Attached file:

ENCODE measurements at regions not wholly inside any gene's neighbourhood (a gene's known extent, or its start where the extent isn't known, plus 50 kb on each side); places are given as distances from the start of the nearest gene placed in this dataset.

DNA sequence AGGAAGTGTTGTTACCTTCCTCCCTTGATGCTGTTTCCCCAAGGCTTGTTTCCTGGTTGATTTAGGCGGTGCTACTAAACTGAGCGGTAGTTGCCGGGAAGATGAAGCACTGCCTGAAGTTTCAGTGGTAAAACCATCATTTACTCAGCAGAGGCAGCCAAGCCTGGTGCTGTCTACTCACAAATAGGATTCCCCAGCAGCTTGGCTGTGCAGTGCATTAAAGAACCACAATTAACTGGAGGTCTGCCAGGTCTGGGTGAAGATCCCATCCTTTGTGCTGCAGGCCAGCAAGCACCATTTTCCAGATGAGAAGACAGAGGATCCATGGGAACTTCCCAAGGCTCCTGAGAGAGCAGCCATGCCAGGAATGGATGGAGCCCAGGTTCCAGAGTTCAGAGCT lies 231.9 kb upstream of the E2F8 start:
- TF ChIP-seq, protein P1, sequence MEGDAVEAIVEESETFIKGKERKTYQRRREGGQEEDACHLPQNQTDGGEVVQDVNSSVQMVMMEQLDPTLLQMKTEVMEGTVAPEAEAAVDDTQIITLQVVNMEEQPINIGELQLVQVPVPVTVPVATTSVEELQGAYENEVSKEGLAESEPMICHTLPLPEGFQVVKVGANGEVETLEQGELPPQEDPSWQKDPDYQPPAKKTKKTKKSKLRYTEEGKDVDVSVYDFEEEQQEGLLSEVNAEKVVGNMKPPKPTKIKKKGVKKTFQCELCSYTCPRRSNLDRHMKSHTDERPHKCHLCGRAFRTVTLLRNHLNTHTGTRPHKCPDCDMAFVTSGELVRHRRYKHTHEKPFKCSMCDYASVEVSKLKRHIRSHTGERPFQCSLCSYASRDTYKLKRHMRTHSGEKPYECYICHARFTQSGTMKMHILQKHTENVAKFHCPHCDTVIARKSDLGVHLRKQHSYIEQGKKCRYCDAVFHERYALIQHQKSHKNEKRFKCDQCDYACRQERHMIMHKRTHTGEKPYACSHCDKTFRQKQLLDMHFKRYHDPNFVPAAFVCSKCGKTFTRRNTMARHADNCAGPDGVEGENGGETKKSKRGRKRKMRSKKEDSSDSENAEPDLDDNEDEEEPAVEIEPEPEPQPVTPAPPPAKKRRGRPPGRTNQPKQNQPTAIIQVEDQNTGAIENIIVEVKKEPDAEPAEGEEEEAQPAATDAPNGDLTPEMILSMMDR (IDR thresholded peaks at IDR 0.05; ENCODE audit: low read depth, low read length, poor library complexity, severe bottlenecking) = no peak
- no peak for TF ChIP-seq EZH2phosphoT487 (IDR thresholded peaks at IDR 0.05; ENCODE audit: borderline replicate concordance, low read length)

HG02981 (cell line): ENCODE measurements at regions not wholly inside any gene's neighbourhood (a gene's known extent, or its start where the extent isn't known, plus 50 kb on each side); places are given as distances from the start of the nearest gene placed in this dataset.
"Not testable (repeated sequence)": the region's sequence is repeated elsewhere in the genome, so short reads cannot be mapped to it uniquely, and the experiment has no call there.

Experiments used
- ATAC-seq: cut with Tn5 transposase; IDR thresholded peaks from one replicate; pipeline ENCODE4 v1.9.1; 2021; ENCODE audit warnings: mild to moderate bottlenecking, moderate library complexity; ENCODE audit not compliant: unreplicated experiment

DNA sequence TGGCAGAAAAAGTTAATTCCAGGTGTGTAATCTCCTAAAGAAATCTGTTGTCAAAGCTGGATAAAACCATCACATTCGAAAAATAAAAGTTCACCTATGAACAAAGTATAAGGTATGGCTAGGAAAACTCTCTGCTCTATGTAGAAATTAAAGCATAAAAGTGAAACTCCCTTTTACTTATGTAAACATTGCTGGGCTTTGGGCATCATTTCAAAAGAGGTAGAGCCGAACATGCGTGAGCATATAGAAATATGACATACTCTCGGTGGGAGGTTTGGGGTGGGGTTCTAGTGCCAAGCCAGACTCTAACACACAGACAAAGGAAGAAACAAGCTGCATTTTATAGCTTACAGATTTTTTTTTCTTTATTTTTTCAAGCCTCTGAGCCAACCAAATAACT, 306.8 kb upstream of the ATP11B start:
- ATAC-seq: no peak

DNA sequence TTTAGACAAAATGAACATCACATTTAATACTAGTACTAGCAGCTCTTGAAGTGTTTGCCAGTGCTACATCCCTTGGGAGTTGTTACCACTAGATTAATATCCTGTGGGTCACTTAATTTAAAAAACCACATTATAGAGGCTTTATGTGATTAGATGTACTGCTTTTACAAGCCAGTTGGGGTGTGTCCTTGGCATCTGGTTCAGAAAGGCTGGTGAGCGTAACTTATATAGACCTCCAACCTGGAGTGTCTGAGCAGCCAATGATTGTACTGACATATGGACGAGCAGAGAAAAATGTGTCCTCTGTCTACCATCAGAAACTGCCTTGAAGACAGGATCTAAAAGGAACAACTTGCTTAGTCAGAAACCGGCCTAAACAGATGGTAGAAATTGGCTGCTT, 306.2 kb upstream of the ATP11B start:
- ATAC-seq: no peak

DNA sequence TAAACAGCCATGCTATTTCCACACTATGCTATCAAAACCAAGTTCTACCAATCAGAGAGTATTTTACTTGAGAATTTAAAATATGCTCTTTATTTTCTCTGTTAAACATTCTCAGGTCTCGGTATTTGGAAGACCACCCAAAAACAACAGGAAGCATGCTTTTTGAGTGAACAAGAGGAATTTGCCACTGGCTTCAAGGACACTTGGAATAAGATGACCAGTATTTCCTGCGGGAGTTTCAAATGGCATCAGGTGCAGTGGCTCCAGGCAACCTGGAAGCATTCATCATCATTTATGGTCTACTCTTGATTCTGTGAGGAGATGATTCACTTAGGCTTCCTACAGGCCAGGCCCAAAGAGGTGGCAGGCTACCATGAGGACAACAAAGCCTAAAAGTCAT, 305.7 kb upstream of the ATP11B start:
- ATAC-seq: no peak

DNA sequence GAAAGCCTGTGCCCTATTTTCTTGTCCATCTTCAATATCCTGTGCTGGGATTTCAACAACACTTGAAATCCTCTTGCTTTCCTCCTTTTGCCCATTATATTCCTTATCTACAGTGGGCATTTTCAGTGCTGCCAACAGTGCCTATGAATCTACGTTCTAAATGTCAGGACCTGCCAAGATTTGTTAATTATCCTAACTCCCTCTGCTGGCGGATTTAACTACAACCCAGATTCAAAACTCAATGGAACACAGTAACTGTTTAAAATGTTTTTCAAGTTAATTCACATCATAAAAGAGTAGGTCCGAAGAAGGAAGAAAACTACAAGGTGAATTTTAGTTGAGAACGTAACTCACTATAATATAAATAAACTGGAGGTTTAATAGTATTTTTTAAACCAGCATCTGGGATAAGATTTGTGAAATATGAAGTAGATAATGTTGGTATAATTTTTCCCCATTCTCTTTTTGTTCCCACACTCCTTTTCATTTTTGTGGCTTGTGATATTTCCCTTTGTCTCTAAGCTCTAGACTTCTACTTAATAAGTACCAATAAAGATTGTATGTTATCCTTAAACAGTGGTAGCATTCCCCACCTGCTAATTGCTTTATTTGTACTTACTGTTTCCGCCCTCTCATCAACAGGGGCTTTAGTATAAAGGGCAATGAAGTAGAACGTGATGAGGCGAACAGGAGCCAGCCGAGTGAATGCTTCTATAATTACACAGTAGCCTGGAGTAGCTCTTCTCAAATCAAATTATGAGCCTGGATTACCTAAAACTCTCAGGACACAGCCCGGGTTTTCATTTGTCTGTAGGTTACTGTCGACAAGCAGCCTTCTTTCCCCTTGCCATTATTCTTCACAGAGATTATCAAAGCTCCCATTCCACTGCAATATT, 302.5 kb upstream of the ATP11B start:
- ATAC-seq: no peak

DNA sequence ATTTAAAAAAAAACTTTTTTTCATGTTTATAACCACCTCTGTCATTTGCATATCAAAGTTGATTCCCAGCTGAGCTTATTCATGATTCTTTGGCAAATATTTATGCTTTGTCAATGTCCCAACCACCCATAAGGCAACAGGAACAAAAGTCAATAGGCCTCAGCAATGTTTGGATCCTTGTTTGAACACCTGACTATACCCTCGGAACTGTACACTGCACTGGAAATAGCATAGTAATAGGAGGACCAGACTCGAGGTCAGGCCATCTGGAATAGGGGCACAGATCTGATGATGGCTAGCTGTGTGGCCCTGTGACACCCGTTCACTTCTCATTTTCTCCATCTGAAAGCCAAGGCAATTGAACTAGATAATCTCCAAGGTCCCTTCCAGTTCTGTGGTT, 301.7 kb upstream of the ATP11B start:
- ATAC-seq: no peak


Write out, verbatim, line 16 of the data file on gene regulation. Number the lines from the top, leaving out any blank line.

- ATAC-seq: no peak